- (in Spanish America) a farm worker or unskilled laborer; day laborer.
- (formerly, especially in Mexico) a person held in servitude to work off debts or other obligations.
- any person of low social status, especially one who does work regarded as menial or unskilled; drudge.
Origin of peon1
- a messenger, attendant, or orderly.
- a foot soldier or police officer.
Origin of peon2
Examples from the Web for peon
The school is as free to the son of a peon as to him with the richest of parents.
This arrangement is all against the peon, and all in favor of the employer.
It is the cache of ammunition with which to save the peon and Indian slave,––you know that!The Treasure Trail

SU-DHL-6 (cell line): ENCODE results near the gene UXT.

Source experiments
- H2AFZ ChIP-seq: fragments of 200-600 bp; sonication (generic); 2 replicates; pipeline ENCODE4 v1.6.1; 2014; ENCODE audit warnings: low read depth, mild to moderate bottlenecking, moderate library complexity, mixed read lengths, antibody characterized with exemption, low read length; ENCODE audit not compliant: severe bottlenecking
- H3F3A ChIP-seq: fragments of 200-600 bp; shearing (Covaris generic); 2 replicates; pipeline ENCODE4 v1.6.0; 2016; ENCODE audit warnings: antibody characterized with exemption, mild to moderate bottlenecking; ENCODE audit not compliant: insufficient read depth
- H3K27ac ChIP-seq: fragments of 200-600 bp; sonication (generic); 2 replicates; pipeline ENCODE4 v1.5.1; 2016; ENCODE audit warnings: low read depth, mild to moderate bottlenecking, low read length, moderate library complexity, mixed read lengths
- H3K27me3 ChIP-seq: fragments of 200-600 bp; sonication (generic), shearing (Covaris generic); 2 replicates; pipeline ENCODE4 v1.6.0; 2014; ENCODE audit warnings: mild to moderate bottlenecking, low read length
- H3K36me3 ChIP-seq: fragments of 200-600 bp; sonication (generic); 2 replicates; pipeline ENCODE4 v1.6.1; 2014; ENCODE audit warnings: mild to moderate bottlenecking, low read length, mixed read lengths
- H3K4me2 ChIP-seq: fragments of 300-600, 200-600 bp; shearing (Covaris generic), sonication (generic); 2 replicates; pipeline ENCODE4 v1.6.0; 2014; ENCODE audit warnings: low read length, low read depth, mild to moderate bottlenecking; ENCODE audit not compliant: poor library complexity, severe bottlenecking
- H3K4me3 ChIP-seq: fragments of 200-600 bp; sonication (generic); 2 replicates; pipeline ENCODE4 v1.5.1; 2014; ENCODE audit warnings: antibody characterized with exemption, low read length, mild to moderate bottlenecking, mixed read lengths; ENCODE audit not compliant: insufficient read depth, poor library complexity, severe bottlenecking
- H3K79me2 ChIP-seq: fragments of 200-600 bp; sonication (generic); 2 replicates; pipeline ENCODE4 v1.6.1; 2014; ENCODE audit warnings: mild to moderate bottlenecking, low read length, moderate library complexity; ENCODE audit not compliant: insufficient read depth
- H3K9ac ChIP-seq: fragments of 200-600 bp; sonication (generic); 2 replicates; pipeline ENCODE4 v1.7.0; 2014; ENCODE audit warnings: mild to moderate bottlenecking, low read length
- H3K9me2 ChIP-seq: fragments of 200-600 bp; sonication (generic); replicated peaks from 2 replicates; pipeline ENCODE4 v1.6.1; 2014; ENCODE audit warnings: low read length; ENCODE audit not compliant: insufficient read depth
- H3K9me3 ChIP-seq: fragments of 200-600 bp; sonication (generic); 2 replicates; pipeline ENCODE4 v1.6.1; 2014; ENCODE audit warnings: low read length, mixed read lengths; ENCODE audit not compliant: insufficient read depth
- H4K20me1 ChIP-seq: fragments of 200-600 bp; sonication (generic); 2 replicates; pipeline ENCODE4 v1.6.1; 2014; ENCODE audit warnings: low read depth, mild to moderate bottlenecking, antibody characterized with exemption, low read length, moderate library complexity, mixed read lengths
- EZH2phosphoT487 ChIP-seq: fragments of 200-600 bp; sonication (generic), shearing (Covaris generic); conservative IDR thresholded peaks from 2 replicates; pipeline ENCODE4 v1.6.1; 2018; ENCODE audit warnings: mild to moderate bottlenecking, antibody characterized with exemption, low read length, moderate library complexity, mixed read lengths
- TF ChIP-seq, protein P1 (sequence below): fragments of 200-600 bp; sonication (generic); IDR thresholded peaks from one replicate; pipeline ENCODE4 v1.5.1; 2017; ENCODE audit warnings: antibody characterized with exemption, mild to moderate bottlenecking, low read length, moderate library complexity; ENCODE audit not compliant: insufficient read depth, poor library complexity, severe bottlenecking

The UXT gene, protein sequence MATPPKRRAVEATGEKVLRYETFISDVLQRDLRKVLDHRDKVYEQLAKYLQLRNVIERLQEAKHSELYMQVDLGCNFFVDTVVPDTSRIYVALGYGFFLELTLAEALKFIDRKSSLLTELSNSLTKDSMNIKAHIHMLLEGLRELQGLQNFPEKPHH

Marah Ellis Ryan
A peon was seen walking that morning on the verandah with a letter in his hand.The Shadow-Line
There I found a peon and two chaprassis, the three men I had met on the road.In the Forbidden Land
Arnold Henry Savage Landor
- a Spanish-American farm labourer or unskilled worker
- (formerly in Spanish America) a debtor compelled to work off his debts
- any very poor person
- a messenger or attendant, esp in an office
- a native policeman
- a foot soldier
Word Origin and History for peon
unskilled worker, 1826, from Mexican Spanish peon "agricultural laborer" (especially a debtor held in servitude by his creditor), from Spanish peon "day laborer," also "pedestrian," originally "foot soldier," from Medieval Latin pedonem "foot soldier" (see pawn (n.2)). The word entered British English earlier (c.1600) in the sense "native constable, soldier, or messenger in India," via Portuguese peao "pedestrian, foot soldier, day laborer."